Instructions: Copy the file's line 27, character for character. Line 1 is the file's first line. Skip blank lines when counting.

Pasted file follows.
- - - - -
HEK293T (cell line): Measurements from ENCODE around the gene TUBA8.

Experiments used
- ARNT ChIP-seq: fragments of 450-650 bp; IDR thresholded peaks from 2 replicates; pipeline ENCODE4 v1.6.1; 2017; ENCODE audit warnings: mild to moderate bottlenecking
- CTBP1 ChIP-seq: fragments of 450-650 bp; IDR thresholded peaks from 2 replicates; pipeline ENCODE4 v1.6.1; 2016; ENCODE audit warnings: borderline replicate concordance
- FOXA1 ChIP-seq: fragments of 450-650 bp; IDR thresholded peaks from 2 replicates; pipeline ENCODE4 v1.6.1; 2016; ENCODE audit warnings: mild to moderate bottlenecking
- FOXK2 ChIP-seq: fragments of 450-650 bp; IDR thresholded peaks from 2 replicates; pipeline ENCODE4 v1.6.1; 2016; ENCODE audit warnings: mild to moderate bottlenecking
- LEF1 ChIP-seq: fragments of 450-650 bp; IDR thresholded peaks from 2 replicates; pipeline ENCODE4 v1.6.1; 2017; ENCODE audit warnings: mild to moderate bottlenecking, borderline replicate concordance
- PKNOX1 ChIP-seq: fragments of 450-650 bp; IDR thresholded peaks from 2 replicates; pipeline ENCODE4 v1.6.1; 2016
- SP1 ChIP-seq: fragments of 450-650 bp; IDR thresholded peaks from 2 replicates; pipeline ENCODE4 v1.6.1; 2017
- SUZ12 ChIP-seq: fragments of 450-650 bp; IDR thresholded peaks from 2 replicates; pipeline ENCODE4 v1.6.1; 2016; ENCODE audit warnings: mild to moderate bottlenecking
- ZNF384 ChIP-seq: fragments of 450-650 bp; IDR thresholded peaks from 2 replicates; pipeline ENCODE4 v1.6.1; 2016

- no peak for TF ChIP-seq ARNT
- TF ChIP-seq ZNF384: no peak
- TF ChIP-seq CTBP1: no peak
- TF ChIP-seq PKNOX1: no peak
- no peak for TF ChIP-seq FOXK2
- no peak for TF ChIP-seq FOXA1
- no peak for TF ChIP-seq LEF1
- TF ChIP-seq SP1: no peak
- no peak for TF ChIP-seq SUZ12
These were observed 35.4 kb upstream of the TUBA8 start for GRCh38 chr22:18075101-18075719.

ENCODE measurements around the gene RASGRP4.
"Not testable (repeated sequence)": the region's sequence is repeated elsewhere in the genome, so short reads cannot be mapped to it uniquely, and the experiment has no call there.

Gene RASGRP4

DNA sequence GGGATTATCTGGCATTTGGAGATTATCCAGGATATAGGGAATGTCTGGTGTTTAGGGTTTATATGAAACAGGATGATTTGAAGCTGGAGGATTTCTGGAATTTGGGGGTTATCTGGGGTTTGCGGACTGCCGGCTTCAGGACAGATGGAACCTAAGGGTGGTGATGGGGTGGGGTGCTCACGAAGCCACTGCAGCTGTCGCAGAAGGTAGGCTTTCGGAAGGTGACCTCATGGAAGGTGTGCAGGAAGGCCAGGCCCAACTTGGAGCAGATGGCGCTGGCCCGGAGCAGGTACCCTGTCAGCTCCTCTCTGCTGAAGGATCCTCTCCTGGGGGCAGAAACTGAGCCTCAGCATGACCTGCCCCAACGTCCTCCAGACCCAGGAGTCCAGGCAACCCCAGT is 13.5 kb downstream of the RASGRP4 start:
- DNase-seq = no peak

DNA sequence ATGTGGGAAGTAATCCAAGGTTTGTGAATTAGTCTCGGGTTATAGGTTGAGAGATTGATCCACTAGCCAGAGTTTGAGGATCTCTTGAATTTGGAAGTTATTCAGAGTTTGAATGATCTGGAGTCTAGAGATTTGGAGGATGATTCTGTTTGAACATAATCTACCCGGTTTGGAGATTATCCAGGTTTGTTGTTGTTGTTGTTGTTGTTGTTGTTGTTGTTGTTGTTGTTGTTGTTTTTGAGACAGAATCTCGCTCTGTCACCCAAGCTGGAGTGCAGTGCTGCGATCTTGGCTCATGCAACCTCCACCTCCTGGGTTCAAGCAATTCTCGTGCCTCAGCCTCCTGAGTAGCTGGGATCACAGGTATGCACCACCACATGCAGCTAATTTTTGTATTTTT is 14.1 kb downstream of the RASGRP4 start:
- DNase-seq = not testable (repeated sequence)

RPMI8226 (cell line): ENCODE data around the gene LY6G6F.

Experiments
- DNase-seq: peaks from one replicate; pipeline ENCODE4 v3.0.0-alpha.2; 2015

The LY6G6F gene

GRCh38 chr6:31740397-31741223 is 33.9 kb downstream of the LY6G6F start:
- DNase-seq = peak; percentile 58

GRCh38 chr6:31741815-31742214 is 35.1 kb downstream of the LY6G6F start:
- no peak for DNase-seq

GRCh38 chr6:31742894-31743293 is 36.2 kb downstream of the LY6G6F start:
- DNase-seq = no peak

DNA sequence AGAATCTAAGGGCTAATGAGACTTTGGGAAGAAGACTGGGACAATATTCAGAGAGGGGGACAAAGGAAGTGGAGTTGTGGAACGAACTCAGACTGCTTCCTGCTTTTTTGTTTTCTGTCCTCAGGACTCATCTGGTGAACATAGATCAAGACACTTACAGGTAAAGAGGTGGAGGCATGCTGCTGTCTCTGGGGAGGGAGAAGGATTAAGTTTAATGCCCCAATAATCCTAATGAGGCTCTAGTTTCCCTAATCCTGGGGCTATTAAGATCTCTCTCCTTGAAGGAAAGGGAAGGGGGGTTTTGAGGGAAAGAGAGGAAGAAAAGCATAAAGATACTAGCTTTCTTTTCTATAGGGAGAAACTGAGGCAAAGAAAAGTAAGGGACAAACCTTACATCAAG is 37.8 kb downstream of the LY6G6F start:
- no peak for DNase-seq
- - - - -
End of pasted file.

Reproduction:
DNA sequence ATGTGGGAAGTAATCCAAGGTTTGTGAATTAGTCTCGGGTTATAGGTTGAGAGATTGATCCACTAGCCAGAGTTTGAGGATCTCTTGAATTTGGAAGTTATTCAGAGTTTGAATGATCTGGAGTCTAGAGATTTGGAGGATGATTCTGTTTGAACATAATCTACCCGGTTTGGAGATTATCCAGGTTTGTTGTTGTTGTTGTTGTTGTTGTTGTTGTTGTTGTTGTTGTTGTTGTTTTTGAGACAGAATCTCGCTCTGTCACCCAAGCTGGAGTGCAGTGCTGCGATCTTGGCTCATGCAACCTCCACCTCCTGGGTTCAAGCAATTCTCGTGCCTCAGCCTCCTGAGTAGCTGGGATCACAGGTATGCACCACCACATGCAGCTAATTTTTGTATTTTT is 14.1 kb downstream of the RASGRP4 start: